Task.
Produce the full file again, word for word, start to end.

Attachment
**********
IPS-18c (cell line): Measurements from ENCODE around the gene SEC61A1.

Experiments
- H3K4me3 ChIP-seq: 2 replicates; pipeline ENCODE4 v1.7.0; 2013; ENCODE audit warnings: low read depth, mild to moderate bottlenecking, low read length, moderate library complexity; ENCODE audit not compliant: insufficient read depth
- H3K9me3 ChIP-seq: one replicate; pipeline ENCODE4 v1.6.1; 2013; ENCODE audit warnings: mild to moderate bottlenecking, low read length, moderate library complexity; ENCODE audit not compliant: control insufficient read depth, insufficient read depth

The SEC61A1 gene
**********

IPS-18c (cell line): Measurements from ENCODE around the gene SEC61A1.

Experiments
- H3K4me3 ChIP-seq: 2 replicates; pipeline ENCODE4 v1.7.0; 2013; ENCODE audit warnings: low read depth, mild to moderate bottlenecking, low read length, moderate library complexity; ENCODE audit not compliant: insufficient read depth
- H3K9me3 ChIP-seq: one replicate; pipeline ENCODE4 v1.6.1; 2013; ENCODE audit warnings: mild to moderate bottlenecking, low read length, moderate library complexity; ENCODE audit not compliant: control insufficient read depth, insufficient read depth

The SEC61A1 gene